RUSTY JOHNSON (INCUMBENT)
Ocoee Mayor Rusty Johnson moved to Ocoee when he was 11 years old. Johnson graduated from Ocoee High School prior to attending Valencia College and Florida Technological University — which later became the University of Central Florida. Johnson is a U.S. Army Vietnam veteran and a retired U.S. Postal Service worker. He and his wife, Marilyn, have been married for 48 years and have five children and 11 grandchildren.
How did you find your way to Ocoee?
Several members of my mother’s family moved to Florida from South Carolina. They encouraged my parents to follow them, and we moved first to Oakland and then to Ocoee in 1956.
Why are you seeking another term as mayor?
I want to continue with our conservative budgeting and continue cutting property taxes. I want to continue prioritizing public safety by properly funding (the) police and fire (departments). I want to continue expanding recreation facilities for our children and families. I want to ensure the city makes improvements to infrastructure, including sidewalks and roads.
What is your vision for the city?
A city that is safe, healthy and vibrant. (I would like to) provide a safe place for people to live, work and visit; provide diverse recreational and cultural amenities that support healthy and joyful lifestyles and give residents a sense of community; develop and maintain city-owned infrastructure, parks and facilities that enhance our quality of life and the charm of our community; (and) deliver an efficient and effective city government that is both fiscally responsible and transparent.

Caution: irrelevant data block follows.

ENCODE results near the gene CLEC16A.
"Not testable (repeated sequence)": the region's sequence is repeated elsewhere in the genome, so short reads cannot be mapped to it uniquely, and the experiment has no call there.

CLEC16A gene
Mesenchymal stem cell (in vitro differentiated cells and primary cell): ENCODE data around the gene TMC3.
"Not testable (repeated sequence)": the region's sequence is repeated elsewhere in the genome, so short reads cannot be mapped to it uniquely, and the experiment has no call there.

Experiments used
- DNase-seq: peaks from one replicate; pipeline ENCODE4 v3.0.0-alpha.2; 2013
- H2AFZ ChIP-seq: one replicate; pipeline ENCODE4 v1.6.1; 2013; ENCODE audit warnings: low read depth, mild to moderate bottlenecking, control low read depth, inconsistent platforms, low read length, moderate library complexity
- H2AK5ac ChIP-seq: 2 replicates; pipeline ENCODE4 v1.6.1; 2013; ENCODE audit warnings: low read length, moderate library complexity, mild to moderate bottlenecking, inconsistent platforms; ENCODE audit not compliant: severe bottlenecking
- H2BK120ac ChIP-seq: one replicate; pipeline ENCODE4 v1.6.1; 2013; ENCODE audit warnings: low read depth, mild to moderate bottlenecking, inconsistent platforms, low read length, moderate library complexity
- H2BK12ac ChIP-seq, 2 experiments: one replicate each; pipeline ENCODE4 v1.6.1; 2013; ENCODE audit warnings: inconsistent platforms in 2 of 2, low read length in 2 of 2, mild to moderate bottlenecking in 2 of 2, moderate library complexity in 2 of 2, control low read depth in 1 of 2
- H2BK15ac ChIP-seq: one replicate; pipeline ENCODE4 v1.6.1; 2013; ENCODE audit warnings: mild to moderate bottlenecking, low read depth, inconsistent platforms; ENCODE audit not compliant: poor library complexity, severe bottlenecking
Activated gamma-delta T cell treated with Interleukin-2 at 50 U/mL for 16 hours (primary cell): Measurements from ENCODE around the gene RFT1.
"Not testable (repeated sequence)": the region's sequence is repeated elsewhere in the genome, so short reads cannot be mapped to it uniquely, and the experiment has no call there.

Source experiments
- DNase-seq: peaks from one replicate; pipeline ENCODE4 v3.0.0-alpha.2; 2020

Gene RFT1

What changes would you like to see in the city?
The city is in excellent financial health, and we are growing and slowly lowering our millage rate. My platform has always been to improve our economy so we could reduce reliance on residential taxation to pay for services. We need to increase our emphasis on quality-of-life issues. If you watched our budget meetings, you see that I am pushing to improve sidewalks and streets around town, and I am proud we are opening three new recreational amenities this year: Unity Park, Wellness Park and a new skate park at Central Park.
I would also like to increase emphasis on community engagement. One of my most memorable experiences was on the downtown master-planning process and the great turnout from citizens in the process. Moving forward, I would like to have quarterly community meetings to discuss upcoming projects and issues with citizens as we enter our next phase of growth.
As we grow, we need to create the types of places that people want, with opportunities to go to restaurants, shop, be entertained, have access to fitness, health and wellness, and not lose our identity.
How do you differ from the other candidates?
While we all probably feel like we want what’s best for the city, I am very different from my opponents. Holding office is a privilege and should be a product of one’s desire to serve their community. This is not a glamorous job, and we should not be in our jobs for the money. A major difference I see between myself and opponents who have made it clear is that they feel officials in a small city should receive big pay.
Probably what makes me stand out is I am a blunt-truth kind of person. Sometimes, I may be a bit too blunt, but I want our citizens to have the accurate information, I won’t tell a citizen something just to make them happy, with me only to put the burden on someone else to let them down. Lastly, the thing I respect about is that facts can be checked. I encourage all citizens to be diligent and fact check what you are hearing from all candidates. Contact the city and do your homework — be sure you are not hearing half-truths.